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SEL2232 : Stagecraft in Early Drama

  • Offered for Year: 2024/25
  • Module Leader(s): Dr James Cummings
  • Lecturer: Dr Kate De Rycker
  • Owning School: English Lit, Language & Linguistics
  • Teaching Location: Newcastle City Campus
  • Capacity limit: 150 student places

Your programme is made up of credits, the total differs on programme to programme.

Semester 1 Credit Value: 20
ECTS Credits: 10.0
European Credit Transfer System


This module involves studying pre-modern texts in their original language. It also involves reading parts aloud in seminars because we are approaching these plays as performances.

Themes explored in this module include:
- Performance (e.g. audiences, actors, staging, metadrama);
- Material culture (e.g. props, special effects, costumes);
- Dramatic representation and construction of identity;
- Politics and religion (e.g. containment v. subversion)

This module takes a creative, imaginative, and practical approach to pre-modern drama. Our focus on ‘Stagecraft’ means that we will be investigating scenes from late-Medieval and Renaissance plays to see how they actually worked under the conditions for which they were written and how they might be performed today. We will explore how you can conjure up a devil onstage, decapitate someone, what makes effective stage blood, and consider what it was like to see a female audience member hijack a performance. Early drama was partly a community-building exercise but also a commercial one, and yet it was often a subversive medium of entertainment, and so we will be exploring the wider social and political ramifications of these plays. If an actor can perform royalty simply by putting on a crown, then what really is the difference between a stage-king and a real one? Why does a strongly religious culture produce plays which contain blasphemous jokes or profanity?

Outline Of Syllabus

The texts studied in this module range from the late-medieval period up until Shakespearean commercial theatre. This was a time of cataclysmic religious and social changes. This module challenges you to think about connections across these very different time periods, engaging with plays according to shared themes (e.g. practical performance opportunities, theatrical subversion, and the supernatural). While well-known authors like Christopher Marlowe and medieval plays like 'Mankind' will be making an appearance, this is also an opportunity for you to discover some less well-known plays like ‘The Knight of the Burning Pestle’ and ‘The Croxton Play of the Sacrament’. This module will focus on the original staging of early drama. What sort of special effects were possible at this time, and how did the theatrical space help or hinder these effects?

Note: Some reading-based performance of texts in their original Middle English and Early-Modern English will be required in seminars.

Teaching Methods

Teaching Activities
Category Activity Number Length Student Hours Comment
Guided Independent StudyAssessment preparation and completion180:0080:00Preparation of project/portfolio assessment
Scheduled Learning And Teaching ActivitiesLecture231:0023:00Module Lecture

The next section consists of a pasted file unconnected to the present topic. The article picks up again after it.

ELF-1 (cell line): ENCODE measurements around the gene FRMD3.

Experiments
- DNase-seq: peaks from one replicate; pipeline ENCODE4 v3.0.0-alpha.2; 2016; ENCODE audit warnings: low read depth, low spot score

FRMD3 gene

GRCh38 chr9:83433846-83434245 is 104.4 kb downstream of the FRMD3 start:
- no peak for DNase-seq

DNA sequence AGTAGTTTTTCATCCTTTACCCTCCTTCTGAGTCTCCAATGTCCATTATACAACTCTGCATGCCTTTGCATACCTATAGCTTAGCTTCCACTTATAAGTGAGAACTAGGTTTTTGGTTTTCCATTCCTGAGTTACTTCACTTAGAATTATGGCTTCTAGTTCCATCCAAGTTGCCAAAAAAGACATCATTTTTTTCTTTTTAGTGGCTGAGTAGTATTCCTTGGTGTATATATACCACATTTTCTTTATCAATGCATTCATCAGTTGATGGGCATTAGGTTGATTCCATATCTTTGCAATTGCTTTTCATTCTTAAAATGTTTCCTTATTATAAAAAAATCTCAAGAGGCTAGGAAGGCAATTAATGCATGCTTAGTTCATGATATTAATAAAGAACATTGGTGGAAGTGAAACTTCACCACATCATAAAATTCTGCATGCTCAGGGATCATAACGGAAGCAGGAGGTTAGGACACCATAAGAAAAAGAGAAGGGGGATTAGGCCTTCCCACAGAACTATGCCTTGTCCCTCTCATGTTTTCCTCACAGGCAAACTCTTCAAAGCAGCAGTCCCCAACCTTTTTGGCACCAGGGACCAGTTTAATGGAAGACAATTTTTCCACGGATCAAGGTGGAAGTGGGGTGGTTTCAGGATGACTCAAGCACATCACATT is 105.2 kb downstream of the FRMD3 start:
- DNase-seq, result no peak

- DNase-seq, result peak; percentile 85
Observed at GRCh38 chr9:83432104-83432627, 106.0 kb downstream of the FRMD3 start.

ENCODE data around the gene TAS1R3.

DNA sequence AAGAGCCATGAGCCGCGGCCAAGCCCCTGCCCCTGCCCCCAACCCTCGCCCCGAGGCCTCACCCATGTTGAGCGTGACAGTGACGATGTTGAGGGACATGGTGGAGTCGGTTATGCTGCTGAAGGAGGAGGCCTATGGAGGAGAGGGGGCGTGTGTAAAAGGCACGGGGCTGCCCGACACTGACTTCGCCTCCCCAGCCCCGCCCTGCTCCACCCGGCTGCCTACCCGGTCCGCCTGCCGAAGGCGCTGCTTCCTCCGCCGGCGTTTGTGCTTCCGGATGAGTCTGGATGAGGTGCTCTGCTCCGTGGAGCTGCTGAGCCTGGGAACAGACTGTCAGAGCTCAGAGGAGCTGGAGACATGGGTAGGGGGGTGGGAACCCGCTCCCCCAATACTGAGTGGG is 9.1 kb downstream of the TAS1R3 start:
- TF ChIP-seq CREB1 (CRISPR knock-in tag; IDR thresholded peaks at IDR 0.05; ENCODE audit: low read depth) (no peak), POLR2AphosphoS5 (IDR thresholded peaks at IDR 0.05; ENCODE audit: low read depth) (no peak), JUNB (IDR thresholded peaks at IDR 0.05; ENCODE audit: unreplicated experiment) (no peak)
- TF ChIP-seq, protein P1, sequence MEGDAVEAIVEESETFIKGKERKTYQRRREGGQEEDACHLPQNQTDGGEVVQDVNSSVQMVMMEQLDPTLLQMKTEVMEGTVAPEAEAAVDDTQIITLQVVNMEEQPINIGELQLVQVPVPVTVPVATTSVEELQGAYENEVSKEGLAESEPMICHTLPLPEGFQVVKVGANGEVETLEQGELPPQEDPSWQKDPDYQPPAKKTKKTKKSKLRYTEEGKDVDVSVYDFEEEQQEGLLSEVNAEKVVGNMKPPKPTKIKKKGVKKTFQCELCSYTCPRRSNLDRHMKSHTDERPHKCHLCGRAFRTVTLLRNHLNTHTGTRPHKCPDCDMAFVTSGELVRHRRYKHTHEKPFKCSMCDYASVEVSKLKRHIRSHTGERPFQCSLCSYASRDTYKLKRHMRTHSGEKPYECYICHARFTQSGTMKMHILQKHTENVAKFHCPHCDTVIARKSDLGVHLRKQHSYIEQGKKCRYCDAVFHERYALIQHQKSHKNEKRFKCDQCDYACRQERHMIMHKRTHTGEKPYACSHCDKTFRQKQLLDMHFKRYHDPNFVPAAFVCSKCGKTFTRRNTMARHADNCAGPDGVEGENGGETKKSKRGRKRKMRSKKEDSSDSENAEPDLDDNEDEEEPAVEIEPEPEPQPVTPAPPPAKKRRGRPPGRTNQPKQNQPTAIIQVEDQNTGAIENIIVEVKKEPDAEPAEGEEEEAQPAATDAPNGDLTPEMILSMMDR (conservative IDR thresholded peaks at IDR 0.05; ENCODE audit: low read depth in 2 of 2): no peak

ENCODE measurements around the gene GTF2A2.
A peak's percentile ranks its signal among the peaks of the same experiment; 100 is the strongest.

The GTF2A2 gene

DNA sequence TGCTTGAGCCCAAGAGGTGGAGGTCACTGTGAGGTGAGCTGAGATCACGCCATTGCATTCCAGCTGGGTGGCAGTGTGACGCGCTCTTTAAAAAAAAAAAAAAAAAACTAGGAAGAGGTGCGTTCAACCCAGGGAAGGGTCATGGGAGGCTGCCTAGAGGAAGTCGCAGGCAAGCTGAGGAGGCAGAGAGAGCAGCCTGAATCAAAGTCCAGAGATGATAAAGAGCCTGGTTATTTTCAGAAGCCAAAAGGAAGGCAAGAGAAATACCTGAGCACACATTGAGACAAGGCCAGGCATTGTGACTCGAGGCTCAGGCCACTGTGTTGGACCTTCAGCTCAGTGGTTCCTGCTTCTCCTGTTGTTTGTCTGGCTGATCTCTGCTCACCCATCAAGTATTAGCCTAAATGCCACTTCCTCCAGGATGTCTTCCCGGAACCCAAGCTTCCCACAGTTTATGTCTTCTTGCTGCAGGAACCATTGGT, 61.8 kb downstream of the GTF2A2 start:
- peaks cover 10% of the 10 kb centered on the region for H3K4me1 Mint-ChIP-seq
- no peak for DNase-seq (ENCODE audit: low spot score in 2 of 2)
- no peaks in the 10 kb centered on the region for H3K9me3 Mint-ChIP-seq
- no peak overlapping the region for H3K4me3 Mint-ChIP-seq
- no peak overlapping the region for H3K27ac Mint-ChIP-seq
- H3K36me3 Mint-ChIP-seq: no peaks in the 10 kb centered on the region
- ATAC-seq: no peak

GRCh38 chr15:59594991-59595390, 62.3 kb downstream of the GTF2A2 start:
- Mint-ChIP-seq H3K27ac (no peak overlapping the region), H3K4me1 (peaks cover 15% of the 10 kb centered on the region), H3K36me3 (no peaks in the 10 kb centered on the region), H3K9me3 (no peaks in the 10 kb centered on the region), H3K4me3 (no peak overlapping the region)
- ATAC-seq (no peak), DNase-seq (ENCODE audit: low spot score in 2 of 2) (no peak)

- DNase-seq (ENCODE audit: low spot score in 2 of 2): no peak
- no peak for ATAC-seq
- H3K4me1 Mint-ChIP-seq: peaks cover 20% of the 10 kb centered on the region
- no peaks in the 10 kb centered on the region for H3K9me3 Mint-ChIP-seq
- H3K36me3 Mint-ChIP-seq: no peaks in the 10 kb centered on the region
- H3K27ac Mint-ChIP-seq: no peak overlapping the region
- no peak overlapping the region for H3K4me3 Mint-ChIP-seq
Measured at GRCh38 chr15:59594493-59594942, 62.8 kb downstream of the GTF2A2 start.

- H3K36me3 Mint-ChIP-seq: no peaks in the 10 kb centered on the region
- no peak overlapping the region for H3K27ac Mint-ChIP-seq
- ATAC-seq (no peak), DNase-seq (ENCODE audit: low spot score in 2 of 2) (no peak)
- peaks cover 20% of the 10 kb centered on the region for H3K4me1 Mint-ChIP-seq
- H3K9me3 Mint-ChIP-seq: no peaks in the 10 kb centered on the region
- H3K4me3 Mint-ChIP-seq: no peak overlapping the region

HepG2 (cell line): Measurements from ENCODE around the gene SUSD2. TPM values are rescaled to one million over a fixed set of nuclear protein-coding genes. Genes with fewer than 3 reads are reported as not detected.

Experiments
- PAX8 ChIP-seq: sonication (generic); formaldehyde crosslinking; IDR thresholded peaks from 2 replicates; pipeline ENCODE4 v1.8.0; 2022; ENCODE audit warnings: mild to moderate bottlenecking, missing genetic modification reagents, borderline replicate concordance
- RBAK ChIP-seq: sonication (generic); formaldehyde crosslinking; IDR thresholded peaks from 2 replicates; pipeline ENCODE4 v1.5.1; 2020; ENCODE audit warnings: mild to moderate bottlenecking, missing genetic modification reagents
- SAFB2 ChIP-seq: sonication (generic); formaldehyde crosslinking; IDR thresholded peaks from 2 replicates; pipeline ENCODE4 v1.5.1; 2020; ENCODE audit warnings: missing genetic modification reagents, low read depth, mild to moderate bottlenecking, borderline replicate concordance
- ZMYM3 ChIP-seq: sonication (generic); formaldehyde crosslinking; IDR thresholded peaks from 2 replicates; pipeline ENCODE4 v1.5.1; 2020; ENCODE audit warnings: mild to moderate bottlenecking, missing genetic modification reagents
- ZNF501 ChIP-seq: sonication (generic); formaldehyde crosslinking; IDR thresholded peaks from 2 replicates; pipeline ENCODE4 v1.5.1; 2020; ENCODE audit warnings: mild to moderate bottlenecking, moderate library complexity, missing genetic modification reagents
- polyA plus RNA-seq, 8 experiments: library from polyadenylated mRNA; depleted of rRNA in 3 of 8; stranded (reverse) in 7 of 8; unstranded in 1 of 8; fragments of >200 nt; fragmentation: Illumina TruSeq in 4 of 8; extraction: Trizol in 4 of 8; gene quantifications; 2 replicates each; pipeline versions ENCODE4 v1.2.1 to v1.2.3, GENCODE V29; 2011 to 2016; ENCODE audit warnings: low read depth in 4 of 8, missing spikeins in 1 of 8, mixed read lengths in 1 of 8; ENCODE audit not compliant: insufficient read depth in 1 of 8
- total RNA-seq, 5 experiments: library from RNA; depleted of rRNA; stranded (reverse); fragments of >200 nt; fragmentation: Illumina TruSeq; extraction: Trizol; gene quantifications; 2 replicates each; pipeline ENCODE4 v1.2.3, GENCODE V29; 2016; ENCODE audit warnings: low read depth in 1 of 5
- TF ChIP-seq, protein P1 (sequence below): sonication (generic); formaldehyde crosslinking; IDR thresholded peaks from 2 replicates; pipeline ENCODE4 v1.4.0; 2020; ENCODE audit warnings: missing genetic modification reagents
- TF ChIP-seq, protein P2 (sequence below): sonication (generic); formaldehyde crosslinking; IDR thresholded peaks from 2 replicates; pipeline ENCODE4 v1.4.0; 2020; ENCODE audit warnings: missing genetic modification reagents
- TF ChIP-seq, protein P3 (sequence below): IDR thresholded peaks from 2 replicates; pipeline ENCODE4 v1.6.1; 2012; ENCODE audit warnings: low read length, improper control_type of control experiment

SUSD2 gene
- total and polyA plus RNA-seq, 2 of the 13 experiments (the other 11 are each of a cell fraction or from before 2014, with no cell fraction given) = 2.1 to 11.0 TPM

Guided Independent StudyDirected research and reading177:0077:00Lecture / Seminar preparation
Scheduled Learning And Teaching ActivitiesSmall group teaching101:0010:00Module Seminar
Guided Independent StudyStudent-led group activity101:0010:00Student Study Groups
Teaching Rationale And Relationship

Lectures will introduce the students to key literary texts, key concepts, and critical paradigms. They will also provide textual investigations to help students with the language and close reading of early texts. As all the texts are dramatic, seminars will investigate the texts of these plays and their performance possibilities. Some investigation of practical performance skills will take place during the seminars. These also help to develop students’ communication and analytical skills. Study groups will help to develop students' teamwork, leadership and problem solving skills.

Assessment Methods

The format of resits will be determined by the Board of Examiners

Other Assessment
Description Semester When Set Percentage Comment
Written exercise1M15Participation and Student Reflection (15%, 500 words)
Portfolio1A85Final Project (85%, 3000 words)
Formative Assessments

Formative Assessment is an assessment which develops your skills in being assessed, allows for you to receive feedback, and prepares you for being assessed. However, it does not count to your final mark.

Description Semester When Set Comment
Written exercise1MA mid-module formative quiz (500 words)
Assessment Rationale And Relationship

Students will have a mid-term formative quiz to consolidate knowledge on background and close reading of early texts (~500 words). Near the end of the module they will submit a reflection on their participation, worth 15% of the module grade (~500 words). The final assignment is a portfolio (85%, ~3000 words) which consists of either a single long comparative essay, two separate essays, or an agreed project’s outputs and rationale. The 15% participation will be graded using the criteria for assessing participation and engagement. The portfolio will be graded using the criteria for literature (essays) or public facing projects (where applicable).

Reading Lists